Logistical and fulfillment center facilities have been an increased focus for fire sprinkler corrosion prevention as the amount of warehouses increase. In fact, CNBC projects that the US may need another 1 billion square feet of warehouse space by 2025.
This increase represents a big opportunity for fire sprinkler professionals to build expertise in corrosion control in these facilities to grow their client base.
In this article, we'll take a look at the reasons why these facilities are prone to corrosion and what you can do to control corrosion.
Why are Logistical and Fulfillment Center Facilities Prone to Corrosion?
There are 3 main reasons why these centers are prone to corrosion.
1. How they are built
Logistical & Fulfillment Center facilities are prone to pipe failure and obstruction risk due to the very nature of how they are built:
- Enormous size
- High ceilings
- Large volume wet sprinkler systems leading to trapped air
- Schedule 7 & 10 piping with thin walls
Once these systems begin leaking the cost of repairs starts to rack up depending on the location of the leak, and the amount of property loss or damage.
2. Maintenance difficulties
In these types of facilities, you have an array of obstacles in your way to get access for repair and maintenance, including:
- Large racking systems
- High piled storage
- Processing and conveyor equipment
- Interrupting manufacturing processes, requiring a temporary shut-down
- Equipment that may need to be relocated
3. Frequent Fire Pump Testing
Frequent fire pump testing can also expedite the corrosion process.
As soon as these sprinkler systems are drained down, a large volume of oxygen is backfilled into the closed pipe network from the gravity of the water exiting through the open drain. As water is drained, the closed system pulls oxygen back in.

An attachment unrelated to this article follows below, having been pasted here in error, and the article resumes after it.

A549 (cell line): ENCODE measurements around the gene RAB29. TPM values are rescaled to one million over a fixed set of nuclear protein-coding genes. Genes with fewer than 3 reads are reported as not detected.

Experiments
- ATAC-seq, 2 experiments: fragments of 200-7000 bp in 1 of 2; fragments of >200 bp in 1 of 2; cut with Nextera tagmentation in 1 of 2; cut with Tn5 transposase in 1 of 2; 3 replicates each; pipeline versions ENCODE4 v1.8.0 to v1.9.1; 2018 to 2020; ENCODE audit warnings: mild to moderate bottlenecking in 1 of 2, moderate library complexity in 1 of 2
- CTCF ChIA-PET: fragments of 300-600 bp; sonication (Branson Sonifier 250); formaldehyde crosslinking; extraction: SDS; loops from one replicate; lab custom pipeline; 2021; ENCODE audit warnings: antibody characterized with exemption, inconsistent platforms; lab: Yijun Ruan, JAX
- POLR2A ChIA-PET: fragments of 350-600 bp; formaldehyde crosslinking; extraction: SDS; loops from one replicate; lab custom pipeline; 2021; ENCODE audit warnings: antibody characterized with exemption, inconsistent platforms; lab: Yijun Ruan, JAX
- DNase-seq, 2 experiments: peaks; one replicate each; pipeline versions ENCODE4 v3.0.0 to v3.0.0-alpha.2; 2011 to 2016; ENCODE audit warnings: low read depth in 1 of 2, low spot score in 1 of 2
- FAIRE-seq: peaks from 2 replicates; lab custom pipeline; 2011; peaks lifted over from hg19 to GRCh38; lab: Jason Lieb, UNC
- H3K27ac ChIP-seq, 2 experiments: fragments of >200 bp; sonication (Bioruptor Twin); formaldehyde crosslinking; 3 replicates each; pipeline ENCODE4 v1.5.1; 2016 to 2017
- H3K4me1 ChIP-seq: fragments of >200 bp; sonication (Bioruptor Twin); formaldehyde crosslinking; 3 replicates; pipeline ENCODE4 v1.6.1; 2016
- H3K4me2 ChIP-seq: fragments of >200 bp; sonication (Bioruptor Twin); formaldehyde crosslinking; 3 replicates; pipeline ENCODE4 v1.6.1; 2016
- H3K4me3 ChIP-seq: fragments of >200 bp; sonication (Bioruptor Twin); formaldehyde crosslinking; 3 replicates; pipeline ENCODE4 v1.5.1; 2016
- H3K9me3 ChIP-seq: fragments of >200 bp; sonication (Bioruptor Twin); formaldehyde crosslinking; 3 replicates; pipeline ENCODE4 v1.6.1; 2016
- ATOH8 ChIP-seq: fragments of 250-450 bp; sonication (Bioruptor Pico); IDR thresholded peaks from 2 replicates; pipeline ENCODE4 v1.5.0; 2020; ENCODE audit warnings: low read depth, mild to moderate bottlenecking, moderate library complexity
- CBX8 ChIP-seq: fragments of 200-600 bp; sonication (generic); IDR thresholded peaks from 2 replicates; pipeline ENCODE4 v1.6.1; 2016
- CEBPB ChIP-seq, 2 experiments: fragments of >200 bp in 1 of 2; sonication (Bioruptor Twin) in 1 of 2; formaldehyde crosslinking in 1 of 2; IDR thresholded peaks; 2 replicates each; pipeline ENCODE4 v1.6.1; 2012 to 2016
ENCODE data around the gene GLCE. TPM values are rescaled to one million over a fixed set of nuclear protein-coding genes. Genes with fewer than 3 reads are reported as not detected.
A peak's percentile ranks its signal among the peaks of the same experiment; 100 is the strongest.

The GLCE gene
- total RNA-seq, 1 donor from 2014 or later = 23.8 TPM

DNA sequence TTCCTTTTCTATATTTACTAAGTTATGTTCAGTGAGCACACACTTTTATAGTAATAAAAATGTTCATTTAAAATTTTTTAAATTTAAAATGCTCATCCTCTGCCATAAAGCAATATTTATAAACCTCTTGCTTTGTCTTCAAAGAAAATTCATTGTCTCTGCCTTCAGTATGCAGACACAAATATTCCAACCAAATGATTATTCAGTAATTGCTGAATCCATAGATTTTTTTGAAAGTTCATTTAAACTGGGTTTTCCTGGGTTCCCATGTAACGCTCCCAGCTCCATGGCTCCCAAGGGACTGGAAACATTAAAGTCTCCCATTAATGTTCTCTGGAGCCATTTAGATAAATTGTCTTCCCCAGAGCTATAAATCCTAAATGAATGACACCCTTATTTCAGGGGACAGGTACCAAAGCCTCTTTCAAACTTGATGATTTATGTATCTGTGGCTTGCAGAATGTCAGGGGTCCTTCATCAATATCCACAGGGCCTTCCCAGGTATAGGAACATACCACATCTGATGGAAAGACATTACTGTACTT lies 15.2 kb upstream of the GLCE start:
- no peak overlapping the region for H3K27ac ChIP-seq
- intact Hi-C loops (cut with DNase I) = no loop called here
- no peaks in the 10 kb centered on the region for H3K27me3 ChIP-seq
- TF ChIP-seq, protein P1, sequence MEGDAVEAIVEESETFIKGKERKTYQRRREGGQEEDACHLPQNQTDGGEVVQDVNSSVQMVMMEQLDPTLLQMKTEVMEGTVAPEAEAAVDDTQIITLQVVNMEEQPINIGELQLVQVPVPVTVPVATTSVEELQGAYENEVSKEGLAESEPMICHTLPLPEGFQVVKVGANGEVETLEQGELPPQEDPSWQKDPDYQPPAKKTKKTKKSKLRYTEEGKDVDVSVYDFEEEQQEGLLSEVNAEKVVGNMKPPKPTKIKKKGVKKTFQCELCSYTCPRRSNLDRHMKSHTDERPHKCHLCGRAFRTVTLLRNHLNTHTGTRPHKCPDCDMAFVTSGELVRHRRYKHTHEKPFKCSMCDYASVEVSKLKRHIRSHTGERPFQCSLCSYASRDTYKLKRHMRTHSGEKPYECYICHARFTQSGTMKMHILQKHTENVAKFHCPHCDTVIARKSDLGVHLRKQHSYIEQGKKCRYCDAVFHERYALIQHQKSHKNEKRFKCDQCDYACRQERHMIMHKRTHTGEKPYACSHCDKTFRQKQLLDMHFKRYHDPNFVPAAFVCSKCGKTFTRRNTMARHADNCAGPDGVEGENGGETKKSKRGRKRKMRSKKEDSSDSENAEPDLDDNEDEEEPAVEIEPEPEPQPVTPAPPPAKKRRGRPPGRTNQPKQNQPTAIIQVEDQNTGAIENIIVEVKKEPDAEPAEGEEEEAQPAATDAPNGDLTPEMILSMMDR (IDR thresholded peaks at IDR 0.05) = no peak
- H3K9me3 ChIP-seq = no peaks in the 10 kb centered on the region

Once the sprinkler system is filled again, you have a large volume of trapped air above the water with submerged black iron.
Here is a simple demonstration of how air pockets increase corrosion.
Below you have a 5-gallon water bucket half-filled with water, and brand-new black iron fittings that were left submerged under the water for one week.
As you can see, the metal rapidly deteriorates and doesn't stop.
When the submerged iron is left in non-flowing water, this gives the oxygen time to dissolve and react with the metal.
If the water bucket were completely made of black iron, everything below the waterline would be corroded. The bucket photos would look 10x worse, and so would the inside of an actual sprinkler system, as evidenced below.
The air pockets sitting in sprinkler systems are like a giant version of our water bucket except they can be hundreds of feet long in some areas of a system. What is interesting is areas that are completely full of water in low points the metal does not corrode. Think of our water bucket filled all the way to the top with water and put a lid on top of it. No free oxygen to dissolve with the non-flowing water in a closed system or tank results in the metal not corroding.
How to Control Corrosion
This is ultimately the result we want to prevent our systems from forming leaks and reducing pipe scaling & debris that can block water delivery. How do we duplicate the water-filled pipe in the bottom right photo below?
Get the Right Corrosion SOlution
Fire sprinkler contractors can apply Engineered Corrosion Solutions wet pipe nitrogen inerting technology to mitigate corrosion.
Read more about how an Illinois distribution center saved $670,000 by implementing a wet pipe nitrogen inerting solution.